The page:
66 pages 2 hours read

D. H. Lawrence

Women In Love

Fiction | Novel | Adult | Published in 1920

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Character Analysis

Rupert Birkin

Rupert is one of the protagonists and “the Lawrence-figure in the novel” (xxi), according to the introduction by Amit Chaudhuri. He is a county school inspector and is repeatedly described as thin and unhealthy. Having both good and dark qualities, Rupert is called “devilish” (89), as well as “Jesus” (382) and the “savior of man” (384). Rupert often preaches about love and ideals, but he is also very sensual. After having sex with Rupert, Ursula thinks, “Wasn’t it rather horrible, a man who could be so soulful and spiritual, now to be so—she balked at her own thoughts and memories: then she added—so bestial?” (413). The specifics of this sex act are not described, but both Ursula and the narrator point to a startling duality in Rupert’s character.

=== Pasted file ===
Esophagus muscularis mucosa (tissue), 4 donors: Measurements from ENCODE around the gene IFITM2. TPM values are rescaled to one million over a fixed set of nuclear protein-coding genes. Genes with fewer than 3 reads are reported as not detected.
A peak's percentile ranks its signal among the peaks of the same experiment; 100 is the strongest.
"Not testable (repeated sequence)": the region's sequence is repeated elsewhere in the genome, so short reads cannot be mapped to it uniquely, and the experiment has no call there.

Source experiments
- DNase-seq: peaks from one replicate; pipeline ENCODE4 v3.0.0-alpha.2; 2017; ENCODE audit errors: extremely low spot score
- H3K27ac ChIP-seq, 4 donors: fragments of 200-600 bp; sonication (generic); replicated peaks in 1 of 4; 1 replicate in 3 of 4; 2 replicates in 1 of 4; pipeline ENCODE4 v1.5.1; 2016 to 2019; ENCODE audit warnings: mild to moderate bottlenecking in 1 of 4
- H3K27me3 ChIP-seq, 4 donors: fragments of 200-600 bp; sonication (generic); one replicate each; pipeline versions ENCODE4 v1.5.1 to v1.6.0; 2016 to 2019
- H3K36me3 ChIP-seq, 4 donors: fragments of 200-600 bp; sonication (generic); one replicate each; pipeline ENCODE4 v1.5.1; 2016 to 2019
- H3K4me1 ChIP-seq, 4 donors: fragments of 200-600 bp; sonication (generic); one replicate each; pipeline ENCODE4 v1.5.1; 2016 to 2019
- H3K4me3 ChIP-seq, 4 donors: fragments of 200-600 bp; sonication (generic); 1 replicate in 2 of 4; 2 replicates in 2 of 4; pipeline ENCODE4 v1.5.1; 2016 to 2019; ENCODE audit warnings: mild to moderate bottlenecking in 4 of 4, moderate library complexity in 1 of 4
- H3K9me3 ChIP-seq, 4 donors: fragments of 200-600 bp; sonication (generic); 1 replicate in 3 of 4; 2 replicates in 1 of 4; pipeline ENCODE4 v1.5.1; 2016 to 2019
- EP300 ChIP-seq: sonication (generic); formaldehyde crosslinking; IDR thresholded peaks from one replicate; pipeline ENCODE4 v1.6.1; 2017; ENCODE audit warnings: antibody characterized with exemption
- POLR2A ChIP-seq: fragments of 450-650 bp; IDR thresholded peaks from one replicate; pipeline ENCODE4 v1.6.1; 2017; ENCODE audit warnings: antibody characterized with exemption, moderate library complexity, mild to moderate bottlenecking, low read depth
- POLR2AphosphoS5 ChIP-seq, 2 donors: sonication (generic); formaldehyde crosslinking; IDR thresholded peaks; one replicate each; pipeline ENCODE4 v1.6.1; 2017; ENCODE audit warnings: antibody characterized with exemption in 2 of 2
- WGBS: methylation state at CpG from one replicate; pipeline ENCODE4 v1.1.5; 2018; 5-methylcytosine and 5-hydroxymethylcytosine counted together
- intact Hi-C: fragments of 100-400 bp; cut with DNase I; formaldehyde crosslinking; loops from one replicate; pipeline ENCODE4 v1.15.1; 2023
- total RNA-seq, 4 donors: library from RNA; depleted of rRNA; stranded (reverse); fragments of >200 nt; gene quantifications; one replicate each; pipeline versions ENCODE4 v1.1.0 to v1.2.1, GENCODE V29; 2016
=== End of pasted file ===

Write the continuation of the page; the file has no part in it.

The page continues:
Rupert is introduced in the first chapter through the eyes of his lover, Hermione, though he soon drifts away from her and becomes more interested in Ursula. Rupert also becomes interested in Gerald after spending time with him on a trip to London. While the women in Rupert’s life both love and hate him, Gerald enjoys his company but keeps him at a distance. Gerald thinks that Rupert is “not to be taken seriously, not quite to be counted as a man among men” (201).